Combat workshop teaches broadsword skills

Dueling Arts International instructor Courtney Calato and Technical Director and Adjunct Instructor of Theatre Benjamin Norman demonstrate a fight sequence from “King Henry VI.” Annie Goodman/The Lion’s Roar

This semester marked the first time that the university offered a Stage Combat Workshop where people could receive a certification from Dueling Arts International, which trains individuals worldwide in theatrical combat and related theatrical movement.

“The Stage Combat Workshop is an intensive two weekend 16-hour training for anyone from beginner to intermediate level on how to use a broadsword for the stage, how to use stage weaponry, and how to keep your partner safe on stage,” said Technical Director and Adjunct Instructor of Theatre Benjamin Norman.

A few years ago, the Student Government Association awarded Norman a grant to purchase the proper equipment for this workshop.

“SGA has been really amazing,” said Norman. “It was a grant from SGA that bought these practice broadswords. They bought every single one of them. I applied for the grant, and they were super kind and gave them to us. We thank them every day. We couldn’t have done ‘She Kills Monsters’ last semester without them, and we certainly couldn’t be doing this workshop without them. I couldn’t have taught my class without them.”

Although Norman specializes in lighting design, he took an interest in stage combat while in graduate school at University of Southern Mississippi.

“They offered us a stage combat course,” said Norman. “I was in school for lighting design, so I was a bit of an oddball taking an actor’s course. But I took it, and I enjoyed it. So, I ended up finding other ways to get involved with it, other workshops, other courses over the course of the last six years. Recently, I have begun to transition into teacher training, and I am now an apprentice teacher at Dueling Arts International.”

According to Norman, a need for stage combat courses at the university began before he started working here.

“A couple years ago, they did a show called ‘Peter & Tink’ with the theatre program, and they brought in somebody to choreograph the fights,” said Norman. “This was long before I was a member of the university. I think that put a bug in some people. Then they hired me, and I randomly went to Dale Newkirk, my department chair, and Steve Schepker, the director of theatre, and said, ‘Hey, I’d love to offer an introductory class.’ And they were like, ‘Sure, that sounds like a great idea.’ So, we offered it here at Southeastern as a special topics course that would kind of rotate every semester. They had 14 people enroll. They learned broadsword, single sword, knife and unarmed combat. From there, it just snowballed.”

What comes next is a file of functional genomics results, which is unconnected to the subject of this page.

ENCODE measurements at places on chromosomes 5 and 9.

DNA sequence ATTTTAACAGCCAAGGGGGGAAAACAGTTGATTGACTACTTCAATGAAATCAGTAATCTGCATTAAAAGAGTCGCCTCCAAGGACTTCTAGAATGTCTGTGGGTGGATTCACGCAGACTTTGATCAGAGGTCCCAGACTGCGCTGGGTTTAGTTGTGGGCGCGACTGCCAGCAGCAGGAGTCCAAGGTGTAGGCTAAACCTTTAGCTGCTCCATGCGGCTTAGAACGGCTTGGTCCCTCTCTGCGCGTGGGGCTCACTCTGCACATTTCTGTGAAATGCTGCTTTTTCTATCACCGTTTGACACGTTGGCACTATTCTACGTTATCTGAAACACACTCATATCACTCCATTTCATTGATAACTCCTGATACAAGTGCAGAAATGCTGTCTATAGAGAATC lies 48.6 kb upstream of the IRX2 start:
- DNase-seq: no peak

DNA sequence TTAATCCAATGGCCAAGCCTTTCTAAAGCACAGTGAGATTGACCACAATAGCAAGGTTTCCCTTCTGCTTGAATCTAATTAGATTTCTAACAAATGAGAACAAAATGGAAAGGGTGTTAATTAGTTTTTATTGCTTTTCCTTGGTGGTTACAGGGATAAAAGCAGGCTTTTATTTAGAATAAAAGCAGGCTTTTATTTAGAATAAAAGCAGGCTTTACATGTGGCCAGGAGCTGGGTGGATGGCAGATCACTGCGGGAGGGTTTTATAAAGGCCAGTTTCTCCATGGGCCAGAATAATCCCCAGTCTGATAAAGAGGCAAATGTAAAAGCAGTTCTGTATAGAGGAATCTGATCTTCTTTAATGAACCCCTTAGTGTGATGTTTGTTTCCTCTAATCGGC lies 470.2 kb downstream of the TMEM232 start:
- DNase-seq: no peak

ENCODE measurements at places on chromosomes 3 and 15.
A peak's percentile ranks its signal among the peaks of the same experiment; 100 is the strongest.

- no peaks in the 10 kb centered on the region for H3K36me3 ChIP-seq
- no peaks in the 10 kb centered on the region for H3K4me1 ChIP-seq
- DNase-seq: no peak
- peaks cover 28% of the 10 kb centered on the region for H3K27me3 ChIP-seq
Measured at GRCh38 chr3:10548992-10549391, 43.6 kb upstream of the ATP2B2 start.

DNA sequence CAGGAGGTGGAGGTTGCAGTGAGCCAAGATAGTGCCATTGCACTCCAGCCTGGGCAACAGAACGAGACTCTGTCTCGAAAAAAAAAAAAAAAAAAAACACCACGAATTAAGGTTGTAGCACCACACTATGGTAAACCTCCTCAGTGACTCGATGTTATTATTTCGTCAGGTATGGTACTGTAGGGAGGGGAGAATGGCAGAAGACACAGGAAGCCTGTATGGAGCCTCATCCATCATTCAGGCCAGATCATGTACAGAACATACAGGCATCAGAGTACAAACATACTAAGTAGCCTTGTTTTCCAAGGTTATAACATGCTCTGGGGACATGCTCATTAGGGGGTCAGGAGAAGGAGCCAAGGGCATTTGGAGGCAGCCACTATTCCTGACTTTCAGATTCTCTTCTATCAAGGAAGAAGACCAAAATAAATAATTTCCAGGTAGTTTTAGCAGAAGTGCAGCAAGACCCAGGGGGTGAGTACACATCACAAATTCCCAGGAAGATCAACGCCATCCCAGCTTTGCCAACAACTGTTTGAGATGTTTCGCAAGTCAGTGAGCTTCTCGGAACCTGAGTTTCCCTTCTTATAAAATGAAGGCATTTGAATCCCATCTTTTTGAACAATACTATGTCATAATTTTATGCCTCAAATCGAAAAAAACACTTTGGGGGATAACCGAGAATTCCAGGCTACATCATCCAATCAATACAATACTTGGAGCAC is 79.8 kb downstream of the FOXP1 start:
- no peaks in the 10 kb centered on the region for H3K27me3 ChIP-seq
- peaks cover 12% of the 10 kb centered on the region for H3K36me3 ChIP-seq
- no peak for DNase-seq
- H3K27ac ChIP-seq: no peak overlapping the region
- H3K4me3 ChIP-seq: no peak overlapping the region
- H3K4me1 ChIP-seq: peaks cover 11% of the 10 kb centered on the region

Norman believes last semester’s production of “She Kills Monsters” created a larger interest in stage combat at the university.

“We did ‘She Kills Monsters’ last semester, which I was the fight choreographer for that,” said Norman. “That got a bunch of people really involved and wanting to do more of this. So, this semester is the first time that we are offering what we call a certification workshop, which for Dueling Arts International, is a very specific program where students get 16 contact hours with a weapon and with an instructor. They will then perform a fight scene at the end as a sort of test. If they pass the test, by doing everything they need to do properly and safely, they will then earn themselves a recognition for being a level one theatrical combatant.”

Norman wants to continue teaching this workshop in the future and is looking to hold the next one over spring break 2018.

“Right now we are doing four hours Saturday, Sunday, Saturday, Sunday, and it is intense,” said Norman. “It is really rough on both myself as an instructor and the students. We are completely gassed by the end of it because we are working so hard for so long. Not just our bodies, but our brains because there is so much information. Ideally, over spring break, I would like it to be more classes but shorter and all sequential, which helps with retention and everything else. Yes, I definitely want this to happen again, and I am going to keep working to make it happen again.”

Correction: In an earlier version of this article that was posted on and printed in the Februaray 27th issue of The Lion's Roar, it was stated that the Dueling Arts International instructor pictured was Courtney Callais. Her name is Courtney Calato.